University of Virginia School of
Curriculum Committee Executive Management Group
Minutes – 04.25.13
Pediatric Conference Room, 4:00 p.m.
Present (underlined) were: Peter Ham, Donald Innes (Chair), Keith Littlewood, Nancy McDaniel, Bart Nathan, Casey White, Mary Kate Worden, Debra Reed (Secretary)
Graphs of Clerkships Grade Comparisons for the Classes of 2012, 2013 and 2014. The Committee reviewed graphs of grade distributions for each of the clerkships (4 weeks or longer) for three class years. The numbers of each letter grade in individual clerkships was variable. The Neurology Clerkship grades seem to have changed distribution more than other clerkships – probably due to new clerkship leadership and initiation of a stricter grading rubric. Family Practice does give more “A” grades than other clerkships likely a result of the difficulty of weighing and compensating for the variation in preceptor reviews. The grade comparisons will be shared with the Clerkship Directors demonstrating the desire for a more standardized distribution without implementing a policy of strict limitations on grade distribution. Committee members were asked to forward additional ideas on how to better standardize the Clerkship grades to Don Innes.
CPX and OSCE Reviews. Casey White provided evaluation data/plans for the CPX and OSCEs. The Committee reviewed the scores for each item in the CPD-1c OSCE as well as plans for the upcoming Medicine OSCE being implemented May 2013. Some items in last year’s CPD-1c OSCE have been deleted due to relevance and student performance on the item. The Committee asks that the OSCE Committee review carefully these deletions to make sure they are truly warranted. All students now take the CPD-1c OSCE during the Dx/Rx just before their clerkships begin. All students will take the Medicine OSCE at the end of the Medicine block. The OSCEs appear to be excellent preparation for the USMLE Step 2CS. The Committee also noted that including substance abuse history might be appropriate for some of the cases, i.e. treating chronic pain in knee injury. Keith Littlewood also inquired whether there would be any value to keeping one case consistent throughout all the OSCEs to delineate student improvement. Casey White noted that while this might be helpful, it might also increase station familiarity and make results less useful.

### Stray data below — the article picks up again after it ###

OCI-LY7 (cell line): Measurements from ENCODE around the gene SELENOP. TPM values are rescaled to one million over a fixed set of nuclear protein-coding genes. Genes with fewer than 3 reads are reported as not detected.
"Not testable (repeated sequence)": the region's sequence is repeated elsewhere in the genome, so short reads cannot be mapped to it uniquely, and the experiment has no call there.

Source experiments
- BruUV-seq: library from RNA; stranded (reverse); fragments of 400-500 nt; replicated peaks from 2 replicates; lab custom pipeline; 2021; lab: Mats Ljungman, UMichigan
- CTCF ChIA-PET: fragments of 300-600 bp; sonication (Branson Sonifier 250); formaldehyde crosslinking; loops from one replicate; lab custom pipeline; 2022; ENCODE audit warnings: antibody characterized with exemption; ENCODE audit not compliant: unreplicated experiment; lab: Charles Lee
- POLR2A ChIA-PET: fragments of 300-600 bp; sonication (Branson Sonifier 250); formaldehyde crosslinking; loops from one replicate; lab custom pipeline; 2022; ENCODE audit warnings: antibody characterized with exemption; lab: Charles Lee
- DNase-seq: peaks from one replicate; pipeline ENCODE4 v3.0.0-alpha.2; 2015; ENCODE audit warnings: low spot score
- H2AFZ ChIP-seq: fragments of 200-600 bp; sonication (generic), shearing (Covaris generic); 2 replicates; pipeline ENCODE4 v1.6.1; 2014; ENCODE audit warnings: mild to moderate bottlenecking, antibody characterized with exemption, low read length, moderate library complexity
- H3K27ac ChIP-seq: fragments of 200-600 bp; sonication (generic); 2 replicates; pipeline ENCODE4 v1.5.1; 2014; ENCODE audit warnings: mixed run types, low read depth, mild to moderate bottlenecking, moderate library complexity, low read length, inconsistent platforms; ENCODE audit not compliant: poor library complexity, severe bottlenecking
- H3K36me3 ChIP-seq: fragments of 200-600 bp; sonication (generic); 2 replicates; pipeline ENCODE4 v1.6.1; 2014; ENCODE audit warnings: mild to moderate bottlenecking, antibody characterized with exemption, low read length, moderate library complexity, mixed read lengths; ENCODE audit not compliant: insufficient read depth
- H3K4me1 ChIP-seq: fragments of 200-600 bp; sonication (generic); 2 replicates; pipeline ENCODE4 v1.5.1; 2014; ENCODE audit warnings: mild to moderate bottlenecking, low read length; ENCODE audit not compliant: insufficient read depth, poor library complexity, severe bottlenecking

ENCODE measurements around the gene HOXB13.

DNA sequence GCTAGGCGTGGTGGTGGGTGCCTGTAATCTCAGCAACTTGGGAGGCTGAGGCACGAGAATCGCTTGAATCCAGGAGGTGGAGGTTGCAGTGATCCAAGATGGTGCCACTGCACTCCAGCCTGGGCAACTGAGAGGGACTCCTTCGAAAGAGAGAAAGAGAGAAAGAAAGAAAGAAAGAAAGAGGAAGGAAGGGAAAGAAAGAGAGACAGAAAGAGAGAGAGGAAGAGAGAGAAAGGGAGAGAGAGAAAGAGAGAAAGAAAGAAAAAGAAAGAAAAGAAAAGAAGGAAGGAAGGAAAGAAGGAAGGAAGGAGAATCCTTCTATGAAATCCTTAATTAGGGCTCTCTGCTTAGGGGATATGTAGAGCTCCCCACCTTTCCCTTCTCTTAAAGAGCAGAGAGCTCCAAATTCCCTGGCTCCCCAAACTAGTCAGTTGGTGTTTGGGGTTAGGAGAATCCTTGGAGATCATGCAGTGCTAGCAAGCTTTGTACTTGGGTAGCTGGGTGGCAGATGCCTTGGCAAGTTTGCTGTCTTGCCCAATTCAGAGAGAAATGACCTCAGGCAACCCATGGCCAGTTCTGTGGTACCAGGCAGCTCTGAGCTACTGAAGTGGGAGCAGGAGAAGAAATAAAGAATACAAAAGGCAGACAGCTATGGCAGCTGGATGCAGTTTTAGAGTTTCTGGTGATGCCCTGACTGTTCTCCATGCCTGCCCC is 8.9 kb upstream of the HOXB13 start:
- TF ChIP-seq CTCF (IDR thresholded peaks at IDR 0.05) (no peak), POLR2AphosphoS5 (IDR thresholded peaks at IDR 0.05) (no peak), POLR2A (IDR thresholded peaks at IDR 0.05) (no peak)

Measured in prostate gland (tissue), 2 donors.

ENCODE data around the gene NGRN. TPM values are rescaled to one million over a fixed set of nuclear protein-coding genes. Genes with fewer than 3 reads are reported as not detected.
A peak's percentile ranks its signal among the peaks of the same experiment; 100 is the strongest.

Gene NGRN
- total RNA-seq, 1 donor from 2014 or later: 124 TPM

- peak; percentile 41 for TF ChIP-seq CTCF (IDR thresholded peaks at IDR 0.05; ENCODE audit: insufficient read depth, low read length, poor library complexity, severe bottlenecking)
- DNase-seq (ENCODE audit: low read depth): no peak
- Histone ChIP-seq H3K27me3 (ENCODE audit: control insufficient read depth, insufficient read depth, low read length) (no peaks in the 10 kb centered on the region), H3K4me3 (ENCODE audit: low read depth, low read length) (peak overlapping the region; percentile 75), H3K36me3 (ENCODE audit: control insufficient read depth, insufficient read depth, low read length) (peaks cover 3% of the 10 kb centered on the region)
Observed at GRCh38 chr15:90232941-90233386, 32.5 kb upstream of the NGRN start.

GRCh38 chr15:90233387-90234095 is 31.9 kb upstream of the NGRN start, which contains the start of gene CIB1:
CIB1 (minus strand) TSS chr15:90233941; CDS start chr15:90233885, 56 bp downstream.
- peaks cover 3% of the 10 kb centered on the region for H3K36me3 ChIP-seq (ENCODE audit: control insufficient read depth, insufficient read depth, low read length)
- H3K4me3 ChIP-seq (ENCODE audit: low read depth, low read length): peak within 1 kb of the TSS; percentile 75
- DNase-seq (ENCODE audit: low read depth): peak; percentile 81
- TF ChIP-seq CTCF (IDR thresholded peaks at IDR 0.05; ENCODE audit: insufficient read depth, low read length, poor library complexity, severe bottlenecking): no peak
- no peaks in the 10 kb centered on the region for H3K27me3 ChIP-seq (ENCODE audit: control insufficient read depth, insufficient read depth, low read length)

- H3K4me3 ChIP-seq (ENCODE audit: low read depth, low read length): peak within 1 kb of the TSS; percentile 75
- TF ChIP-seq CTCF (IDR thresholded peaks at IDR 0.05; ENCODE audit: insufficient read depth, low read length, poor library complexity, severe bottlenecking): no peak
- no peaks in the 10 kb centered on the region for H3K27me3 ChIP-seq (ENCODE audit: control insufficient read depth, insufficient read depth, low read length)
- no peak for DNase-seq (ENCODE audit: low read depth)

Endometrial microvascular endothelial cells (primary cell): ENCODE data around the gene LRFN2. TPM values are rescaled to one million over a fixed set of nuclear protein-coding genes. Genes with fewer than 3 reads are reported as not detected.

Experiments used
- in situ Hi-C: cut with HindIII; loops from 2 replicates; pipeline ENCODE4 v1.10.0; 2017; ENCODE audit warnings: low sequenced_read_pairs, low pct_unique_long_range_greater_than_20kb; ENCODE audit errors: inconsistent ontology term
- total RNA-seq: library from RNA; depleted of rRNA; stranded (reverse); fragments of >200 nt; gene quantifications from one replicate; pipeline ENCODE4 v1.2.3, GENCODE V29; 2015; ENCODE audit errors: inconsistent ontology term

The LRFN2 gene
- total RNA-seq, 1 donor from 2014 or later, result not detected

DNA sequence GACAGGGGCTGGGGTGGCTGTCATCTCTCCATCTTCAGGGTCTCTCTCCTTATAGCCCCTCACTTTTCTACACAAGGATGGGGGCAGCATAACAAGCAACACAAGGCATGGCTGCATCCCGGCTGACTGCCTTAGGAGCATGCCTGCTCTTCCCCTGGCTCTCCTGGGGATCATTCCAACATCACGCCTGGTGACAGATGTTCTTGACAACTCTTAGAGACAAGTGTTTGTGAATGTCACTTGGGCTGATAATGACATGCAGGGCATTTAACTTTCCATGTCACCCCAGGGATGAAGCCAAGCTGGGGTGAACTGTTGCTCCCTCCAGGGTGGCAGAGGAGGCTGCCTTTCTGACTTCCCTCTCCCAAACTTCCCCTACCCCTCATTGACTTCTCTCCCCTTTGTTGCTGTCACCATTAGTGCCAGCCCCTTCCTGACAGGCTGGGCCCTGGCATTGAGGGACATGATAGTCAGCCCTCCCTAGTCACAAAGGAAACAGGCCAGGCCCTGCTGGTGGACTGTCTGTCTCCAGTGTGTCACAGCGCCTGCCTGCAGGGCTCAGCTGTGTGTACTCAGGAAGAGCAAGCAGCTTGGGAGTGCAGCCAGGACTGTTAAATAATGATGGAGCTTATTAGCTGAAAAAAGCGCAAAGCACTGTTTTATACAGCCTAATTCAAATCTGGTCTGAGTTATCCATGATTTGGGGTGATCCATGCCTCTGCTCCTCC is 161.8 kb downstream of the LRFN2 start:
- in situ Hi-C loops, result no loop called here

Correlation Between System Grades and USMLE Step 1 Score for SMD14. The Committee reviewed a report compiled by Jim Martindale of the correlation between System Grades and the USMLE Step 1 Score for SMD14. The report points out that the integrated system grade was a strong predictor of USMLE Step 1 performance. This had been reviewed by the System Leaders earlier. Jim will be asked to prepare a similar report for SMD15.
SMD15 USMLE Prep Survey Results. SMD2015 Survey results were reviewed from students who had completed the USMLE Step 1 exam regarding how prepared the students felt they were for Step 1. Students were asked to reflect on their preparation for Step 1, and answer questions such as – if you could add one more week in the Next Generation Curriculum, what content areas would you add? The responses indicate that students felt they needed more preparation for pharmacology (36.67%) and microbiology (20.67%). This is similar to the previous year – Class of 2014 so we believe the additional changes made in both areas for the Class of 2016 may help although further work is needed especially in integrating pharm and micro into other systems. Each system was rated for their coverage of normal processes, abnormal processes, gender, principles and therapeutics and ethnic and behavioral considerations. The survey also asked the students how they prepared for Step 1 – commercial online questions banks (38.82%) and commercial prep books (hard copy) (32.43%) were favorites. Results will be reviewed by the System Leaders and will be taken into consideration when preparing systems for subsequent years.
SMD17 Next Generation Curriculum Schematic. A schematic of the SMD17 Next Generation Curriculum was distributed. System and clerkship scheduling changes have been made.
Donald J. Innes, Jr., M.D.